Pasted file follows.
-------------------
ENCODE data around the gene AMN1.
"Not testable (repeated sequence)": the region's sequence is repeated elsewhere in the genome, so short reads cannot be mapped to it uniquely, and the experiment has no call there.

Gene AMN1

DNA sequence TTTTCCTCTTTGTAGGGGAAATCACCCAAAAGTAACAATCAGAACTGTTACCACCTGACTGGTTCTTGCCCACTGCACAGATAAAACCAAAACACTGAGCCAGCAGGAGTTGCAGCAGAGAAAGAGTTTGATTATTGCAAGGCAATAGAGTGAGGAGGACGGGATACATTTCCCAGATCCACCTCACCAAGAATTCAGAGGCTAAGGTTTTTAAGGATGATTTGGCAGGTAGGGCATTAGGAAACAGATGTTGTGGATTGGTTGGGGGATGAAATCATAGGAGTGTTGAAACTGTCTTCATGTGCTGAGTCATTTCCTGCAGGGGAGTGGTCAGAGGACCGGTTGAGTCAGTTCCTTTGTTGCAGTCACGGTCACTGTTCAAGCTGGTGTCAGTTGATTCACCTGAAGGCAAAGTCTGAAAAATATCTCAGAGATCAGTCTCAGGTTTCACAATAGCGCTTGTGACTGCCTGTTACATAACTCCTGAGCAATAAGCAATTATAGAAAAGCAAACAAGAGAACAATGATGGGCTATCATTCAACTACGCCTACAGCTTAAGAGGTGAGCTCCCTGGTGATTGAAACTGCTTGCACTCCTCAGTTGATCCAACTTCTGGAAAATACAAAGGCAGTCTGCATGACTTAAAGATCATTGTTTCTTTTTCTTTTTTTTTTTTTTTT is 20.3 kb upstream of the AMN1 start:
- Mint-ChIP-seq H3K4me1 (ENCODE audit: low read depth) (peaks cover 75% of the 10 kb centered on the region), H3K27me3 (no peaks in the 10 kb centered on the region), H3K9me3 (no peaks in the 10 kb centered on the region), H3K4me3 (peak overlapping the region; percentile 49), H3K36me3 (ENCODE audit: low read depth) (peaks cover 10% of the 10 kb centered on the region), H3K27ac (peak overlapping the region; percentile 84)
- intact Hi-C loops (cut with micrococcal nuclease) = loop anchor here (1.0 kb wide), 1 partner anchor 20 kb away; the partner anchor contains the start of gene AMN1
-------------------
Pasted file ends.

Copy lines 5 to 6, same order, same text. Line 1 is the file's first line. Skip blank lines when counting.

- Mint-ChIP-seq H3K4me1 (ENCODE audit: low read depth) (peaks cover 75% of the 10 kb centered on the region), H3K27me3 (no peaks in the 10 kb centered on the region), H3K9me3 (no peaks in the 10 kb centered on the region), H3K4me3 (peak overlapping the region; percentile 49), H3K36me3 (ENCODE audit: low read depth) (peaks cover 10% of the 10 kb centered on the region), H3K27ac (peak overlapping the region; percentile 84)
- intact Hi-C loops (cut with micrococcal nuclease) = loop anchor here (1.0 kb wide), 1 partner anchor 20 kb away; the partner anchor contains the start of gene AMN1